To go or not to go. That was the question. Whether it is nobler to stay at Wilmcote or to take arms against a sea of locks and go down to Stratford and risk not getting in the basin. Aye, there’s the rub.
What if there was space in the basin and we missed our chance? That would be the unkindest cut of all. So we caught the train in to have a look. Space there was. Well one anyway, but there was no time to bring Herbie down on Friday, yet there is a tide in the affairs of men which, taken at the flood, leads on to fortune. Omitted, all the voyage of their life Is bound in shallows and in miseries. On such a full sea we decided to float and take the current down the canal on Saturday morning or lose our ventures.
Not to waste time on Friday, we booked in to see Julius Caesar at the RSC and very fine it was too. Set in African costume and music it works. Though this is madness, yet there is method in it. I suppose because Africa is full of dictators and rebellions. Plus Kath and I love to hear a good Kora player and there was one.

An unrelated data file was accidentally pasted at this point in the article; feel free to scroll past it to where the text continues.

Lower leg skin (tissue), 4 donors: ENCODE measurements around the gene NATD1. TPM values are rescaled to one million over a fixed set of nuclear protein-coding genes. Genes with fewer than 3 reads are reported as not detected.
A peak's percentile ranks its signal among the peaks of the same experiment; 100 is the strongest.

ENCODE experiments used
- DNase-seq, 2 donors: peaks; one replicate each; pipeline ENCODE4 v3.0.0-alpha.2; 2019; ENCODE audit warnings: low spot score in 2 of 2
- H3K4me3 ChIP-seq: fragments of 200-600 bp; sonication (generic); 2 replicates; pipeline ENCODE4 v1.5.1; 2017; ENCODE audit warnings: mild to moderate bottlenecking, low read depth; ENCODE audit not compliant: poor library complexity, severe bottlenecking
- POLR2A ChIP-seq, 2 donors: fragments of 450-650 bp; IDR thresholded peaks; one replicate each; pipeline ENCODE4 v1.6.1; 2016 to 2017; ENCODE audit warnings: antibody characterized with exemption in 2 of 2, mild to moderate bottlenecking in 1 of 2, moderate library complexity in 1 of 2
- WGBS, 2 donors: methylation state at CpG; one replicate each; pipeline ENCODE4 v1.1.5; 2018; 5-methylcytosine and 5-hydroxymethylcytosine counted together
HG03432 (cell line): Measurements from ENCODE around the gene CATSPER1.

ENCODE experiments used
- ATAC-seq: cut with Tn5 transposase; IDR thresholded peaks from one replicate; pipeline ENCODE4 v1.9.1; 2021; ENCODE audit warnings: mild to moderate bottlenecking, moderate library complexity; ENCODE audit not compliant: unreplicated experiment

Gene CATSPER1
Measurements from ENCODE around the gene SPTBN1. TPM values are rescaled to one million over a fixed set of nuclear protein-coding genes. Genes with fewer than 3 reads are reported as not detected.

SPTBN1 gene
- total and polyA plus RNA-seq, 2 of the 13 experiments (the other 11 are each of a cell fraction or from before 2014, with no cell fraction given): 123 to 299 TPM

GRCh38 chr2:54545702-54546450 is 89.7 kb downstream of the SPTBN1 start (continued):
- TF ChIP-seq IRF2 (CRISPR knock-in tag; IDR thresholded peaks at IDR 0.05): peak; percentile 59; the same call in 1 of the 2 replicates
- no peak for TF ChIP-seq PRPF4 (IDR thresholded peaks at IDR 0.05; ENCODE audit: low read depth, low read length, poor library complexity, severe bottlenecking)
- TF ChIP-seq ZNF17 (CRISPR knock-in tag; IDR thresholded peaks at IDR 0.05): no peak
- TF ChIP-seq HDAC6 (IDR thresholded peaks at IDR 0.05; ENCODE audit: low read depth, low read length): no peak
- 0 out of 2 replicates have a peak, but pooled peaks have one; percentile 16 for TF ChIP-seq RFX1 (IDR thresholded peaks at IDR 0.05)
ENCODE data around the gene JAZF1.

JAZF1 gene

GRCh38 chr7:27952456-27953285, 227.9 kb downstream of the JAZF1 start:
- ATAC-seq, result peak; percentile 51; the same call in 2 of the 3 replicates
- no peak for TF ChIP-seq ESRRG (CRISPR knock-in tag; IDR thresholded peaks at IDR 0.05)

Rising at 7.30 this morning we set off down the 16 locks into the basin. Contrary to some opinions ventured by others, I thought they were lovely and on the way back I resolve to take some pictures to prove it. Ok some of the locks are hard but the course of a true canal never runs smooth.
We arrived in the basin, and yes there was room very close to a statue of Hamlet with his head in his one hand and Yorick’s head in the other. Alas poor Herbie, he knew us well.
As for Bill Spokeshave he had his back turned to us. I would have protested but the better part of valour is discretion and I decided to hold my tongue. Kath is usually the complainer but methinks she doth protest too much.
It is very busy here and we are continually being gongoozled. One American lady asked me if Herbie was for rent. I regret now not having stung her for a fortune. There are more Morris dancers here than you can shake a stick at, although they are all shaking sticks at me it seems. Most of them are not as good as they should be although entertaining enough. Once a man has seen Gloucester Old Spot Morris (circa 1975) nothing else comes close.
I like it here very much and could go on,but brevity is the soul of wit.